“Murder Games” by James Patterson — “Publisher Annotation: A serial killer is loose on the streets of Manhattan. His victims appear to be total strangers. The only clue that unites the crimes is the playing card left behind at each scene that hints at the next target. The killer, known in the tabloids as The Dealer, is baiting cops into a deadly and scandalous guessing game that has the city increasingly on edge. Elizabeth Needham, the gorgeous, tenacious cop in charge of the case turns to an unlikely ally–Dylan Reinhart, a handsome and brilliant professor whose book turned up in connection with the murders. As the tabloid frenzy over The Dealer reaches a fever pitch, Dylan and Elizabeth must connect the clues to discover what the victims have in common before The Dealer runs through his entire deck.”

“Paradise Valley” by C. J. Box — “[Box has] crafted fascinating characters and put them in riveting, challenging circumstances that test their mettle and threaten their worlds.” ―The Durango Herald

“Secrets in Death” by J.D. Robb – “Someone finally found a permanent way to silence gossip reporter Larinda Mars: they murdered her. Unfortunately, Larinda’s killer didn’t realize that NYPSD Lieutenant Eve Dallas was at the same upscale wine bar in which Larinda whispered her last salacious secret. Larinda might have liked to style herself a “social information reporter,” but Eve quickly discovers she was nothing but a mercenary gossip who had been blackmailing an A-list of New York’s movers and shakers. Now, with the help of her professional crew and her husband, Roarke, Eve must sift through her list of suspects to find out which one of them finally got tired of paying Larinda hush money…” — Charles, John.  AMERICAN LIBRARY ASSOCIATION, c2017.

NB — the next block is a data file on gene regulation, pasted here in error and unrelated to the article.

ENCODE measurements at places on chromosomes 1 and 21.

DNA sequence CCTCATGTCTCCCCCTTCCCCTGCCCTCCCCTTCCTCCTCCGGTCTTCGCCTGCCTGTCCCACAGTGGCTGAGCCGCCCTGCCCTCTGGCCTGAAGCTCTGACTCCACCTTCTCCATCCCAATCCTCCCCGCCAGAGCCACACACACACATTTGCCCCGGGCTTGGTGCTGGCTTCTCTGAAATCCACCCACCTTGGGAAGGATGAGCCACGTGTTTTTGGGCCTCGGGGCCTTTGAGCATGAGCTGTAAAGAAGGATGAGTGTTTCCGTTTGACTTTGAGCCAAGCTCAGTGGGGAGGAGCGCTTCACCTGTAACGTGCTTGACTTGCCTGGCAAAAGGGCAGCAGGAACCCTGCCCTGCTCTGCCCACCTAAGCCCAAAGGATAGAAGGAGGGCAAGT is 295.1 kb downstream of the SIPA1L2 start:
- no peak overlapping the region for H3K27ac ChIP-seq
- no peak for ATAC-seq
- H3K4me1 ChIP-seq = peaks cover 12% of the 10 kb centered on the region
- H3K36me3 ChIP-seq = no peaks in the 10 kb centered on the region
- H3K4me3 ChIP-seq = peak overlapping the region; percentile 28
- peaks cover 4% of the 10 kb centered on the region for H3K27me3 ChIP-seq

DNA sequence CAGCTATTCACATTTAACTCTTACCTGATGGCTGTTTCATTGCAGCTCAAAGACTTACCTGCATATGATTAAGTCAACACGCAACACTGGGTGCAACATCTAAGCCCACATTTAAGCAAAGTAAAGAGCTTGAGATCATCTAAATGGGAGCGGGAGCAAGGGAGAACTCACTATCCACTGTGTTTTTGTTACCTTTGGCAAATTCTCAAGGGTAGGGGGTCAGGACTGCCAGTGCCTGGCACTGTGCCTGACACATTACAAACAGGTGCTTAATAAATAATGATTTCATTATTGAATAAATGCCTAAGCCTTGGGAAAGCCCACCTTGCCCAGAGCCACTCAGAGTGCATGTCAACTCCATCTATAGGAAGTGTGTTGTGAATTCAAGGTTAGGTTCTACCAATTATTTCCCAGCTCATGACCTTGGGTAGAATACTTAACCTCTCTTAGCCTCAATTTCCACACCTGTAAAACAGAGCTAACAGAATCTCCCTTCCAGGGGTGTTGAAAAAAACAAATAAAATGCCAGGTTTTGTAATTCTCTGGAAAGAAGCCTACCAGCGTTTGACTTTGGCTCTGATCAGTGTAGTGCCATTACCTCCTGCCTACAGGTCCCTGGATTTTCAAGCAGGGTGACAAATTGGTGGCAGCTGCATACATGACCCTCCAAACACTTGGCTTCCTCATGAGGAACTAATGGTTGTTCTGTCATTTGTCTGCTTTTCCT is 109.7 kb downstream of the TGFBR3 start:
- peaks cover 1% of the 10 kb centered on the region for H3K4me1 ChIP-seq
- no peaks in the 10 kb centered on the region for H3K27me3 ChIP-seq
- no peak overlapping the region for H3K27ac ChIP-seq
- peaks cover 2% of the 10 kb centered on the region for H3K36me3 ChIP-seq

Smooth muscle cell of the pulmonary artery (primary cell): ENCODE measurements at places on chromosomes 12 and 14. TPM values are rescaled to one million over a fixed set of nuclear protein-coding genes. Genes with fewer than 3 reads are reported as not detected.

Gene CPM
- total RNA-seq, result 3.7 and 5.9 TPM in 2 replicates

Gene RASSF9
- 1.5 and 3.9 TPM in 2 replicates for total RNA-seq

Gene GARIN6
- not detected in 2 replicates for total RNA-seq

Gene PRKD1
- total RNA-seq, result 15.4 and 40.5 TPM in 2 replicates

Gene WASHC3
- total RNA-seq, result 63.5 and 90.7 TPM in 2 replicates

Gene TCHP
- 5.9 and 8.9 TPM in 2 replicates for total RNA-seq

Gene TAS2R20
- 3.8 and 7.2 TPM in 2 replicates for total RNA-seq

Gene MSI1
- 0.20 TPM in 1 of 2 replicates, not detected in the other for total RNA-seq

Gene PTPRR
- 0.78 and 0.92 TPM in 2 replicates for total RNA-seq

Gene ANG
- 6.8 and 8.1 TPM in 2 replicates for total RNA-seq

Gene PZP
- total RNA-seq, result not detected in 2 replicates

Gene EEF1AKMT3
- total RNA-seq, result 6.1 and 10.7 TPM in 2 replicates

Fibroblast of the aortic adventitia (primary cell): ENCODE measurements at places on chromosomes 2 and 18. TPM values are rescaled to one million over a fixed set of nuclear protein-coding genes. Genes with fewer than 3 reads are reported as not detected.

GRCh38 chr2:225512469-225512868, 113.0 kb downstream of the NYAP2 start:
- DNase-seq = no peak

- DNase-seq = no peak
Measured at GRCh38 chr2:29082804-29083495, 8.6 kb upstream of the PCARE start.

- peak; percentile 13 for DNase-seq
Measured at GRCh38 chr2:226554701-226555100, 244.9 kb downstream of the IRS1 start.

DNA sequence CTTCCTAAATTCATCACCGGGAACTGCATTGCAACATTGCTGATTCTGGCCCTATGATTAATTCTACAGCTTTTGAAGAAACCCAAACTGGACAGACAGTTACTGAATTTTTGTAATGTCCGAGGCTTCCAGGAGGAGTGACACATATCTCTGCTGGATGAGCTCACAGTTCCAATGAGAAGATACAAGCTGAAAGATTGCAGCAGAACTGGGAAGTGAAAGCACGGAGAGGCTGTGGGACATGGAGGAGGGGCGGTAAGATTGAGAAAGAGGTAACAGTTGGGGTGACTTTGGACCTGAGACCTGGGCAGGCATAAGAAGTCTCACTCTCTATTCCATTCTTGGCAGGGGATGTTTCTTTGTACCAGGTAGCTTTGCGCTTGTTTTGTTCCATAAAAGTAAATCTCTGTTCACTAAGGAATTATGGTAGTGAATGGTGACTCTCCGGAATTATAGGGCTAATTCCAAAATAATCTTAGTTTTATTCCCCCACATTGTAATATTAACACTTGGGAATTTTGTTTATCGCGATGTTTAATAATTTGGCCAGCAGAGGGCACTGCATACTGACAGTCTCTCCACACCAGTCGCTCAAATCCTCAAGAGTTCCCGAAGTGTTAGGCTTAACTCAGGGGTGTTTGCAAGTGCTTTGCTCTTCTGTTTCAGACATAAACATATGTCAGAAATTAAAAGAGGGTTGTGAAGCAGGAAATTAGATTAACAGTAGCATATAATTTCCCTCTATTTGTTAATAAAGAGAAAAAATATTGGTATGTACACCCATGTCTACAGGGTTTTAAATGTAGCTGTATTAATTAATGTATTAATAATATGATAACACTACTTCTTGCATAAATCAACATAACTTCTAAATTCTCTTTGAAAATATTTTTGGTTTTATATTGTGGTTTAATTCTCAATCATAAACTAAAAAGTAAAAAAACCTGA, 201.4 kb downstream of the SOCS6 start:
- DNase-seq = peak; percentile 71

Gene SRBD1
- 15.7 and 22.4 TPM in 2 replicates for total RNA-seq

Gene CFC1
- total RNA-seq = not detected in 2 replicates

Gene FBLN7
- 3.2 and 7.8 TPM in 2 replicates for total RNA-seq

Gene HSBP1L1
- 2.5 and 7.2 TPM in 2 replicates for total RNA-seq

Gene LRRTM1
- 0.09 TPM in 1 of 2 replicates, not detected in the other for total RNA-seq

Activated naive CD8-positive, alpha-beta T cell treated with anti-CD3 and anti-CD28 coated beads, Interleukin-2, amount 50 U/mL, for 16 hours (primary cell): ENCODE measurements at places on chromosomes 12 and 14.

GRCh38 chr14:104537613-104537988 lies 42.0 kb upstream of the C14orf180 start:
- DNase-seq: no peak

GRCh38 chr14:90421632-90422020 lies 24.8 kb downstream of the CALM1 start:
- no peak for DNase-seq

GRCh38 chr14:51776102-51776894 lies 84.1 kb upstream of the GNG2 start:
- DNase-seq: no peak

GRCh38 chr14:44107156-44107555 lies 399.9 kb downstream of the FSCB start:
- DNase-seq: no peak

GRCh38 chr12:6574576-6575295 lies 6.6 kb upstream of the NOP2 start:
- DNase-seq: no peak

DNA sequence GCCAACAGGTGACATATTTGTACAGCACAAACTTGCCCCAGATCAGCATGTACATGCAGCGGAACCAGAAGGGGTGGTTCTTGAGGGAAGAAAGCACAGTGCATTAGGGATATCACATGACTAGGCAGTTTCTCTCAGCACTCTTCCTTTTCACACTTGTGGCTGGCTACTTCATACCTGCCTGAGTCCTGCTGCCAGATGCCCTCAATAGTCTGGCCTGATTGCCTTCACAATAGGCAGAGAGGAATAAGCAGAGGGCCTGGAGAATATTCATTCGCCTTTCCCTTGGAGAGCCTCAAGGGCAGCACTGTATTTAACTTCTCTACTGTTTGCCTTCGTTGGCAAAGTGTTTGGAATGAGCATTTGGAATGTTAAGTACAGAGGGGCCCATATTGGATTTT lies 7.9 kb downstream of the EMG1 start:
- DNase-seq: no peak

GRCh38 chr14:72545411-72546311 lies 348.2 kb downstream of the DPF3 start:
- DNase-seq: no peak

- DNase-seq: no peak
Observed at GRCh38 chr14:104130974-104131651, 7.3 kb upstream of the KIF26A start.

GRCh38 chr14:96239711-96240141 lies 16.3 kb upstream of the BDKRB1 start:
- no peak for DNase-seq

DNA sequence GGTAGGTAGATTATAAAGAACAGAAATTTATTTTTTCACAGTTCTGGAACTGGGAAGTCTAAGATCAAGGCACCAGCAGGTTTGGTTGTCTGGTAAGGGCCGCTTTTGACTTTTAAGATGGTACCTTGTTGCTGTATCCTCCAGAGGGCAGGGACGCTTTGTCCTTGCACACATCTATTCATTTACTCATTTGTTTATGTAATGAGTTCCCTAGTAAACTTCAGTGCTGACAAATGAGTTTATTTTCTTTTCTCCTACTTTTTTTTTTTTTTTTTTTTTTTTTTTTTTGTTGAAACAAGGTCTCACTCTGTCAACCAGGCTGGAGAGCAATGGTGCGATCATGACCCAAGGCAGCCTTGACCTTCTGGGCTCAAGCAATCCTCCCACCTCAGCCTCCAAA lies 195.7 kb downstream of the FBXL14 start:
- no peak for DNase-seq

“What’s Become of Her” by Deb Caletti – “National Book Award finalist Caletti (He’s Gone) elevates reader discomfort to the maximum in this nuanced suspense novel. Compassionate, kindhearted Isabelle Austen is still processing several significant life changes–the death of her difficult mother; leaving her editorial job at a small press to assume ownership of her mother’s charter airline business on Parrish Island, Wash.; and the end of her marriage–when Henry North, a professor on sabbatical from Boston University, arrives on the island. Despite internal and external warning bells and potential omens of danger, Isabelle responds to the narcissistic Henry’s romantic overtures. Meanwhile, across the Pacific, the mysterious Professor M. Weary divides his time between studying the habits of New Caledonia crows and monitoring Henry. Warnings Isabelle receives from Dr. Weary cause her to wonder about Henry, whose first wife died in an accident and whose second wife has gone missing. The plot builds to a surprising and well-developed conclusion.” –Agent: Ben Camardi, PUBLISHERS WEEKLY, c2017.

ADULT NON-FICTION

“Fetch: How a Bad Dog Brought Me Home” by Nicole J. Georges  – “Fetch is beautiful. Georges’s artwork is inviting and frank as she tells a touching story of companionship and personal growth. A dog pack of two, she and Beija form a special bond, a friendship that hits home.” —Shelf Awareness

“Homo Deus: A Brief History of Tomorrow” by Yuval Noah Harari  — “Harari is an intellectual magpie who has plucked theories and data from many disciplines – including philosophy, theology, computer science and biology – to produce a brilliantly original, thought-provoking and important study of where mankind is heading.” –(Evening Standard (London))

“The Jersey Brothers: A Missing Naval Officer in the Pacific and his Family’s Quest to Bring Him Home” by Sally Mott Freeman — “In her moving new epic The Jersey Brothers, Sally Mott Freeman captures a story of love, devotion and perseverance shared by three inspiring siblings caught in the epicenter of some of the war’s most crucial actions… A rare look into the deepest personal emotions of a family of America’s Greatest Generation.” — The Dallas Morning News

“No Apparent Distress: A Doctor’s Coming-of-Age on the Front Lines of American Medicine” by Rachel Pearson, MD – “Engrossing….Pearson’s vivid writing sometimes lulls you into the trance of a good story―character, voice, plot, conflict―but there’s always the sucker punch at the end to remind you of the gruesome endpoint of the American healthcare system….Her literary skill is apparent in her book. Her courage, honesty and doggedness are evident on every page.”